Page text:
• Business Insider spoke with a range of company insiders and organizational researchers to get the inside story on how to change the culture of a 150,000+ employee software giant.
  • Microsoft is a case study in how a growth-mindset culture can help companies succeed in the future economy.
  • Click here for more BI Prime content.

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news case study

A cartoonist once drew an illustration depicting Microsoft's organizational chart as warring factions.

Take a look and you'll see three separate gangs: one blue, one green, one yellow. The gangs are assembled in pyramid-shaped hierarchies, with one leader at the top, two or three deputies at the next level, and so on.

A hand sticks out from each pyramid, pointing a gun directly at one of the others. It's clear. This is war.

And then Satya Nadella became CEO.

Nadella described the era of warring gangs in his 2017 memoir-manifesto, " Hit Refresh :" "Innovation was being replaced by bureaucracy. Teamwork was being replaced by internal politics. We were falling behind."

That particular cartoon - drawn in 2011 by a Google employee named Manu Cornet , no less - made changing Microsoft's culture Nadella's No. 1 goal as CEO.

"As a 24-year veteran of Microsoft, a consummate insider, the caricature really bothered me. But what upset me more was that our own people just accepted it," Nadella wrote. "When I was named Microsoft's third CEO in February 2014, I told employees that renewing our company's culture would be my highest priority."

Since becoming CEO, Nadella has been credited with a grand reinvention of Microsoft, exemplified by its market value exceeding $1 trillion, one of just a handful in history to hit that mark. When Nadella first took over, its market value was around $300 billion. The company has shifted from a has-been to a cloud powerhouse.

One of the keys to this transformation is a psychological concept that's become a mantra at Nadella's Microsoft: growth mindset .

Microsoft has traded a fixed mindset for a growth mindset

Growth mindset describes the belief that skills are developed through hard work and that challenges are opportunities to learn. Fixed mindset, on the other hand, refers to the belief that talent is innate and that struggling is a sign of failure. Research on the difference between growth and fixed mindset - and how they predict success - was pioneered by Stanford's Carol Dweck.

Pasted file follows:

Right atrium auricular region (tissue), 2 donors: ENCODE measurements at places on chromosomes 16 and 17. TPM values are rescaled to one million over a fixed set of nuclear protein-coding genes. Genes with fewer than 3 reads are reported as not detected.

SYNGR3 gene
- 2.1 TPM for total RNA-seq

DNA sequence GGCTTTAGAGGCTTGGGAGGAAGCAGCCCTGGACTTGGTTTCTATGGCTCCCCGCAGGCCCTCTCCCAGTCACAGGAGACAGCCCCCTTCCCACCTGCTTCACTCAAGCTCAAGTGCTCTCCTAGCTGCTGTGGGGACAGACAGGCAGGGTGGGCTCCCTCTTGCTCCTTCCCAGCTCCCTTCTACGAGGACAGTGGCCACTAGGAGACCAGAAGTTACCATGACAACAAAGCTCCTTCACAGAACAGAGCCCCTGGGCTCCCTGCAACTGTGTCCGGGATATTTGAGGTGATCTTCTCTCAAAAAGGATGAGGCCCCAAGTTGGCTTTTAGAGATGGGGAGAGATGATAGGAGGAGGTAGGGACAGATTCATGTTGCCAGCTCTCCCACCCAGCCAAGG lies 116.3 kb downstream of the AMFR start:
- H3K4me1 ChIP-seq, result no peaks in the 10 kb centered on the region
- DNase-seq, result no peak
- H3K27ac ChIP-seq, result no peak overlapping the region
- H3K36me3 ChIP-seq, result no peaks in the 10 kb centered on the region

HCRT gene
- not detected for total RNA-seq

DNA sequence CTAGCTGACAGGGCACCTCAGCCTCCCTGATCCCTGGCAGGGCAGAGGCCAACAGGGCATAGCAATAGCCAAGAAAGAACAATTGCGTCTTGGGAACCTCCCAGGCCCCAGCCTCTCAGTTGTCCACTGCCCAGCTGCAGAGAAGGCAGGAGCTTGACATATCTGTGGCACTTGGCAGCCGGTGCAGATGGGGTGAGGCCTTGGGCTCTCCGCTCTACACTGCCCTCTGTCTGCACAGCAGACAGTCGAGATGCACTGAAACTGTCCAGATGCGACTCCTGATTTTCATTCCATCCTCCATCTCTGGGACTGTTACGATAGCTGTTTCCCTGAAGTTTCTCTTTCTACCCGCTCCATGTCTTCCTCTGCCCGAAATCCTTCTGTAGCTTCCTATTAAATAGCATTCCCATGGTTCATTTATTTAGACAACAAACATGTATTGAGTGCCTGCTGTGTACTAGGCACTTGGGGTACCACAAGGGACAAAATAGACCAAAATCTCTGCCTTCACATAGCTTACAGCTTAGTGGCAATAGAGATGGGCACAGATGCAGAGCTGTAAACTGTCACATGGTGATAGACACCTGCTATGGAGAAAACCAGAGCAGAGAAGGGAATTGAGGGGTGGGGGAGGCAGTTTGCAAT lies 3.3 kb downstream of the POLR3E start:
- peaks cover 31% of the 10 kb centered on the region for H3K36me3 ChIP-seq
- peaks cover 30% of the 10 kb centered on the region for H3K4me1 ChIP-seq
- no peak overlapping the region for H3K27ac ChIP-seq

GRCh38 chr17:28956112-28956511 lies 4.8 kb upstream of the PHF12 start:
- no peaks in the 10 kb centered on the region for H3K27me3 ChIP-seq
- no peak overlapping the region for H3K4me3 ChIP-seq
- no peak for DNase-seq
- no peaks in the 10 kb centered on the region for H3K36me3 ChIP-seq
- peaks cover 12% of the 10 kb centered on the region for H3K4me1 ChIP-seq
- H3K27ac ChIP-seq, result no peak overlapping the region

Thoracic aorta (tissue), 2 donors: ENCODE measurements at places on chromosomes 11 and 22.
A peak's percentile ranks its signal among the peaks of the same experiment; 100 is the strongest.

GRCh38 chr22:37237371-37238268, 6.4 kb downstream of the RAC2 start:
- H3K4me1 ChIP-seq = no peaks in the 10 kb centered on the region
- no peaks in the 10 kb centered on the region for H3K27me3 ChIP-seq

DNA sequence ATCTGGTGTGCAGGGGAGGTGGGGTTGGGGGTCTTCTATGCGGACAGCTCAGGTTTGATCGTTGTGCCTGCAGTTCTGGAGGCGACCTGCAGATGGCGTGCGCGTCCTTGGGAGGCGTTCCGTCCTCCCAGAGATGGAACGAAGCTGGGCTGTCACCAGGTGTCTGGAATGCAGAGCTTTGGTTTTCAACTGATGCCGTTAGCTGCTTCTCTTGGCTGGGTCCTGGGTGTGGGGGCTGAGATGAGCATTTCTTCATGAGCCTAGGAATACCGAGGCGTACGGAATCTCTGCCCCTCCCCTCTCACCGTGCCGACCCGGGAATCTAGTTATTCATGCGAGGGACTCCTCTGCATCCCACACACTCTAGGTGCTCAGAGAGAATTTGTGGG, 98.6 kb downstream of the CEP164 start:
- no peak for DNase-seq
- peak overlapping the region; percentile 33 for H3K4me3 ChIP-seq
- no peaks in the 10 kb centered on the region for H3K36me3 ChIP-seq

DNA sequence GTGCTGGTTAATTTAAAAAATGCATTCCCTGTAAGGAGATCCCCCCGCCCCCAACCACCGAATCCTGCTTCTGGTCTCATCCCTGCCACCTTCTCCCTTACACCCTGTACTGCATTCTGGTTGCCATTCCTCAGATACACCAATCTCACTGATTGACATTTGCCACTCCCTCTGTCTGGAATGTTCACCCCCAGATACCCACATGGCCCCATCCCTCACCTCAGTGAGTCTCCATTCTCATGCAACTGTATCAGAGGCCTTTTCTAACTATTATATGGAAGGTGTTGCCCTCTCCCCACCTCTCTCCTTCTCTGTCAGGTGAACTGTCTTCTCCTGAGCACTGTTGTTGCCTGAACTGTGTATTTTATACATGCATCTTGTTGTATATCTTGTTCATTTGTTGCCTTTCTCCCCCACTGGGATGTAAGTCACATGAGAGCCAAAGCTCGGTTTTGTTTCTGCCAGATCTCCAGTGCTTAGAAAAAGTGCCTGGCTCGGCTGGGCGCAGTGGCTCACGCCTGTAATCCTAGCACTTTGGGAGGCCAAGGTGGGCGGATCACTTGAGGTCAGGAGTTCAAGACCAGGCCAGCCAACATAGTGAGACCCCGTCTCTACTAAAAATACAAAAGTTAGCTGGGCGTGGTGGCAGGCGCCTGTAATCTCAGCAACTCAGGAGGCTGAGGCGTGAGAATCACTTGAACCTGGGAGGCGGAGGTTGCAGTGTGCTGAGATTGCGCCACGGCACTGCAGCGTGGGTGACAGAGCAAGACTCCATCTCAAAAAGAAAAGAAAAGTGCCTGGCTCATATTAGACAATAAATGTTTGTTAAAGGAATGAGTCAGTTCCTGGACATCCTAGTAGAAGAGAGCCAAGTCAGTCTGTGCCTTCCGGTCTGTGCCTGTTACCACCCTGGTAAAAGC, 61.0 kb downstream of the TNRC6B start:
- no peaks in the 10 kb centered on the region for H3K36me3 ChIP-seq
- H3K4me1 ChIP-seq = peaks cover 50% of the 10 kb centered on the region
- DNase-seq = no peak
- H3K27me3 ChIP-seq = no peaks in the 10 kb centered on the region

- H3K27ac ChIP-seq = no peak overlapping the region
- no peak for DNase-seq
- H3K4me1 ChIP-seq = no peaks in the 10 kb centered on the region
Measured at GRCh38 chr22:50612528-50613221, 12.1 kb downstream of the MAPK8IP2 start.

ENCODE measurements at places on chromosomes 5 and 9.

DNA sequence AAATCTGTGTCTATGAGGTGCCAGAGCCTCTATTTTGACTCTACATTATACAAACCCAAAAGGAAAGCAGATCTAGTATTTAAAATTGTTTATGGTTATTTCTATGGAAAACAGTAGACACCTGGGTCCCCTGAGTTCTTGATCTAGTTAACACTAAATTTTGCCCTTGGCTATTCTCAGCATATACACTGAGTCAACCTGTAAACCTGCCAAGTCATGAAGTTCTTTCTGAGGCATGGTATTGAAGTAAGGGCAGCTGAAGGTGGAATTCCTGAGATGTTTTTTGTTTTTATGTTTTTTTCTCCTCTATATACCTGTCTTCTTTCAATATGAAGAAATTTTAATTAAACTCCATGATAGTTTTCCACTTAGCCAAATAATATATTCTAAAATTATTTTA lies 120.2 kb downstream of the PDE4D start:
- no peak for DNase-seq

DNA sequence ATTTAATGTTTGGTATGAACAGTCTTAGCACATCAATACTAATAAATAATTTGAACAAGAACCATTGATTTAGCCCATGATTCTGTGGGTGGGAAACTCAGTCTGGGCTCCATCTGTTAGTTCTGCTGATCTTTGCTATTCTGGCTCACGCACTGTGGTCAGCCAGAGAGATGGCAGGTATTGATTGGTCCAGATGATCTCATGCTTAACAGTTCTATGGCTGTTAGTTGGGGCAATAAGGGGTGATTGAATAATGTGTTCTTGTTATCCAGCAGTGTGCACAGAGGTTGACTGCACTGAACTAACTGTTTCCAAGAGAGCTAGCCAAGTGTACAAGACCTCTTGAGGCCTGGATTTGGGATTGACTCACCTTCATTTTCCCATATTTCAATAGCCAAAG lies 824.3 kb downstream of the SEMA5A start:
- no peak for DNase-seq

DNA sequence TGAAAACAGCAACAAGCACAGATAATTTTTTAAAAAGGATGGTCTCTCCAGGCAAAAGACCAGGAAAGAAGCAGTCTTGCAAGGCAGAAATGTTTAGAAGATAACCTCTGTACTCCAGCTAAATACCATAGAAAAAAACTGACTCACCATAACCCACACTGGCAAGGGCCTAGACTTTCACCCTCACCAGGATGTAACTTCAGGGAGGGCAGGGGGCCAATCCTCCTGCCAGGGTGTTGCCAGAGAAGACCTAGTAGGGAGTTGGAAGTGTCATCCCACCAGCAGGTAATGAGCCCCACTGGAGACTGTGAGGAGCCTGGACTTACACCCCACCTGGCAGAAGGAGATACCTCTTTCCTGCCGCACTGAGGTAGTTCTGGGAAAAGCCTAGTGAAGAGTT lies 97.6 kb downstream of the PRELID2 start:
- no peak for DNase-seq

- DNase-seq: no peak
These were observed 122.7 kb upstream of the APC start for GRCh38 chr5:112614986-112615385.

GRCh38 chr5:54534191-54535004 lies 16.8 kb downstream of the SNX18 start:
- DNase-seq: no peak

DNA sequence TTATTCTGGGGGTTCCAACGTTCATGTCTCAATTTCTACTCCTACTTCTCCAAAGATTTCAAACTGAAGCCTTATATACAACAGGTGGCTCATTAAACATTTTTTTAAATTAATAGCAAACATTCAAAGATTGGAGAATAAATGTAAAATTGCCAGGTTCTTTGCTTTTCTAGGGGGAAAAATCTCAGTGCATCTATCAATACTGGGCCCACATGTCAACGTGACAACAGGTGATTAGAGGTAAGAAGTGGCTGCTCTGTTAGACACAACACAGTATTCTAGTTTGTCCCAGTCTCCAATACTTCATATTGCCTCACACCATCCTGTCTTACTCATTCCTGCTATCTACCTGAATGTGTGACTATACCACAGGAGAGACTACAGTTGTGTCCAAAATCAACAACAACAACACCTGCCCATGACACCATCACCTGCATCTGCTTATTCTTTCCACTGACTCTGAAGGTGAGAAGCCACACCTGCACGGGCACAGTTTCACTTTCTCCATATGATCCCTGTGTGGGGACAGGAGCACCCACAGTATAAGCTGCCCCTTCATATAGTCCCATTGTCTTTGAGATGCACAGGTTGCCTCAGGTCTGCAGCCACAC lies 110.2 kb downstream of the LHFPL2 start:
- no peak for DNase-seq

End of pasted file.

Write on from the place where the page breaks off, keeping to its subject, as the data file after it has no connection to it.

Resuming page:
Early on in her career as a developmental psychologist, Dweck visited children at school and presented them with a series of increasingly difficult puzzles. Her goal was to better understand how people cope with failure. Some students, she found, weren't fazed by it.

In her 2006 book, " Mindset ," she recalls one 10-year-old boy who "pulled up his chair, rubbed his hands together, smacked his lips, and cried out, 'I love a challenge!'"

Dweck would spend the next five decades trying to figure out the difference between people who relish a good challenge and those who fear failure. Scores of studies published under her name suggest that people who see intelligence and abilities as learnable are more successful, personally and professionally, than people who think they're static.

Recently, Dweck coauthored a study that drew a link between growth mindset and organizational success . Employees who think their companies have a fixed mindset, the study found, interpret the company's culture as less collaborative, less ethical, and less willing to take risks than employees who think their companies have a growth mindset.

Given the rapid pace of technological change , these research findings are hyper-relevant. Across industries, adopting a growth mindset may be the only way to survive, and certainly the only way to thrive. When neither executives nor rank-and-file employees can predict what their jobs will look like next week, they need to embrace the resulting vulnerability, and get excited about learning.

Plenty of companies, in industries from telecommunications to early education, talk about cultivating a growth mindset , and about looking for job candidates who have it . But Microsoft is perhaps the most powerful example of an organization that has used growth mindset, and the psychology behind it, to rebuild its culture.

In many ways, fixed mindset and growth mindset can describe Microsoft before and after Nadella.

Nadella has encouraged Microsoft employees to be 'learn-it-alls' instead of 'know-it-alls'

bill gates microsoft